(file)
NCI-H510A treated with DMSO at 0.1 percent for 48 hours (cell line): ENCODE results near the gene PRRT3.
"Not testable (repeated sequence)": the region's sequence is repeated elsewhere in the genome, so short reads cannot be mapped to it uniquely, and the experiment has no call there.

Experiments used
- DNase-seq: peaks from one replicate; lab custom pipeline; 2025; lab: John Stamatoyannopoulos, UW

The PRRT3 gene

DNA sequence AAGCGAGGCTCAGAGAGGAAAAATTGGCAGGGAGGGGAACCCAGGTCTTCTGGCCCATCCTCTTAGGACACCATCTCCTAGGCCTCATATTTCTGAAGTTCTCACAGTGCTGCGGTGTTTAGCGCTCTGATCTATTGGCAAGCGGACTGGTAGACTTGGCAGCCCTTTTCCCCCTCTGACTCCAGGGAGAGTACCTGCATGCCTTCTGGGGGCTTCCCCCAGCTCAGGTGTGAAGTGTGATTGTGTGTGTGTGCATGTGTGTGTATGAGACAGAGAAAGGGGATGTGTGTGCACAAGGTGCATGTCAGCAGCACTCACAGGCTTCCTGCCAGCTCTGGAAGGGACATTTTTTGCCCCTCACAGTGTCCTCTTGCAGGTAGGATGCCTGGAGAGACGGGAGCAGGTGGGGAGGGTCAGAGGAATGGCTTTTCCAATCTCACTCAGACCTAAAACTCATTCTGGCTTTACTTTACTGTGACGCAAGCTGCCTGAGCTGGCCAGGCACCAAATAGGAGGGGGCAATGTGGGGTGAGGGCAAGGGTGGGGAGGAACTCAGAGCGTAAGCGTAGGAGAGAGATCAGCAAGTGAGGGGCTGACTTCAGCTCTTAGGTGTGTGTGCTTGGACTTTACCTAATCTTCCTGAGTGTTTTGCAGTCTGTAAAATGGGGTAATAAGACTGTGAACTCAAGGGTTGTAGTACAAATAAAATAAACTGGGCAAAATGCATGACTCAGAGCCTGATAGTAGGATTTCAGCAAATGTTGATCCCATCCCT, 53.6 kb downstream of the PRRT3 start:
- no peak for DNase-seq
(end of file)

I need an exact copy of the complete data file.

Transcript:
NCI-H510A treated with DMSO at 0.1 percent for 48 hours (cell line): ENCODE results near the gene PRRT3.
"Not testable (repeated sequence)": the region's sequence is repeated elsewhere in the genome, so short reads cannot be mapped to it uniquely, and the experiment has no call there.

Experiments used
- DNase-seq: peaks from one replicate; lab custom pipeline; 2025; lab: John Stamatoyannopoulos, UW

The PRRT3 gene

DNA sequence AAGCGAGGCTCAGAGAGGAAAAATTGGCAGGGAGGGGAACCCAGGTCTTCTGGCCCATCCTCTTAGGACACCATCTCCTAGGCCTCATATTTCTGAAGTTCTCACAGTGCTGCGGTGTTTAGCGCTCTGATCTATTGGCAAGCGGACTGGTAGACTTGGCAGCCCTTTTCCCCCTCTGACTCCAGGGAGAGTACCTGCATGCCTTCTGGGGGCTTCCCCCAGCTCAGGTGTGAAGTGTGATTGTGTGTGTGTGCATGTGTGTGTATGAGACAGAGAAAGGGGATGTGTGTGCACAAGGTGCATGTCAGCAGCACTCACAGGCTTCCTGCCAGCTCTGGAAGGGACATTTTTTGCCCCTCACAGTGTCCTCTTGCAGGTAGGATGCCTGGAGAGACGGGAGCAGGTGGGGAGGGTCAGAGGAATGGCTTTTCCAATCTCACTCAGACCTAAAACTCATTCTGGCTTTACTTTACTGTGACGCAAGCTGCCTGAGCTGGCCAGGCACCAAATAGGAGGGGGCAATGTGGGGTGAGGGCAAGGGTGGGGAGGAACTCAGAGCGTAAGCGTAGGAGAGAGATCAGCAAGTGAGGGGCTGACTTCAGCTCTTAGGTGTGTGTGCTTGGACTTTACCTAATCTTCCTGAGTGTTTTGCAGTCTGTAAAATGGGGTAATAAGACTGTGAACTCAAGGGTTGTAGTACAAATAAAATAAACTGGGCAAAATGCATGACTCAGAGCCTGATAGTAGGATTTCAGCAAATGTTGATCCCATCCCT, 53.6 kb downstream of the PRRT3 start:
- no peak for DNase-seq